While she recognizes "there have been examples of more brutal and grisly murders by the group in specific communities," Kinosian's research has countered Trump's suggestion that MS-13 is a growing threat. Its membership of 10,000 gangsters nationwide has remained steady for more than a decade, and it only composes about 1 percent of gang membership in the United States. "In Immigration and Customs Enforcement (ICE) anti-gang operations, U.S. citizens have been in the majority," according to the research. "Out of some 2,500 individuals caught in major operations, 1,800, or 70 percent, were U.S. citizens."

Critics argue Trump is trying to use MS-13 as a bogeyman both to deflect from his political struggles and to bolster a campaign-promised crackdown on undocumented immigrants. Migrants from Asia have accounted for the fastest growth in illegal immigration in recent years. But Mara Salvatrucha put a Latino face on the problem, and Trump has targeted south-of-the-border immigrants since the day he announced he was running for president in 2015.

"I think they're overstating the problem of MS-13 and sort of using the gang as the face of immigration and using them as a catch-all for all gangs," Kinosian says, "They're using all gangs as the face of the immigration debate. They've offered no evidence to support that undocumented people are even in the majority in gangs."

Alex Sanchez, executive director of gang intervention nonprofit Homies Unidos and a former MS-13 member, says Trump's constant vilification of Mara Salvatrucha only serves to make it more attractive to at-risk youth. The president said, "They have transformed peaceful parks and beautiful, quiet neighborhoods into bloodstained killing fields. They're animals."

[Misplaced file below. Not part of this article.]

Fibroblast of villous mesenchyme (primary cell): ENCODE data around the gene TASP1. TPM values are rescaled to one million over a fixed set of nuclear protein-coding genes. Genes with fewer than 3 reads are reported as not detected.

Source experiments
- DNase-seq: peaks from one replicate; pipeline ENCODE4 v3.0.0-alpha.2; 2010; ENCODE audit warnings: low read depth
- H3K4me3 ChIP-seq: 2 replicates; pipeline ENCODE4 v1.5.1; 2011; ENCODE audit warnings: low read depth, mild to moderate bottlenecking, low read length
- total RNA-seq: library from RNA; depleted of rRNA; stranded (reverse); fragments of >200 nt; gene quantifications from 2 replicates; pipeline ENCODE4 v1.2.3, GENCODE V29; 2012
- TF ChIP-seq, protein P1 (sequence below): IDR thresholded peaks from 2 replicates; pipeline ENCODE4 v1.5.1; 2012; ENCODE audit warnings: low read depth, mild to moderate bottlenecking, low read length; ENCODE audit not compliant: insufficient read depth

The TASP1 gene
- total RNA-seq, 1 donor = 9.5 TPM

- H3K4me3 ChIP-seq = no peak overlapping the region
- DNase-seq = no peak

"Trump is tapping into the ego of the gang, its desire to be recognized and to be called most feared," Sanchez says. "That's what every gang wants — respect. Kids want to be part of something that's big, why not be a part of the world's biggest gang?"

He says National Geographic's World's Most Dangerous Gang documentary on Mara Salvatrucha was used as a recruitment tool. "It was the glamorizing of the gangs that led disenfranchised youth to join," Sanchez says.

At the same time, roundups and deportations also could serve to strengthen the gang, experts say. In the 1990s, undocumented MS members were rounded up and sent back to El Salvador. There, they became even more hardened as they engaged in war with 18th Street members who had also been deported. Some returned, and they brought increased levels of violence with them, experts say.

"There were mass deportations in the '90s," Kinosian says. "They deported 12,000 people to El Salvador, and many of them ended up in prison there. A lot of the gang members there learned from each other, came back and spread the gang more."

"This is how the response by the U.S. government to deport people to eradicate the gang problem makes it worse," Sanchez says.

Gang intervention, education and a sense of community can give young people an alternative to gangs, Sanchez says, but he's not hopeful this avenue will be supported under the current president. Young gang members deported to El Salvador will either come back stronger or be killed by foes or government thugs there, Sanchez says.

"The only time we saw crime reduction is when gangs themselves became a part of the process," he says. "You can't deport yourself out of a problem."


Sponsor Content

Newsletters

All-access pass to the top stories, events and offers around town.

  • Top Stories
    Send:

Newsletters

All-access pass to top stories, events and offers around town.

Sign Up >

No Thanks!

Remind Me Later >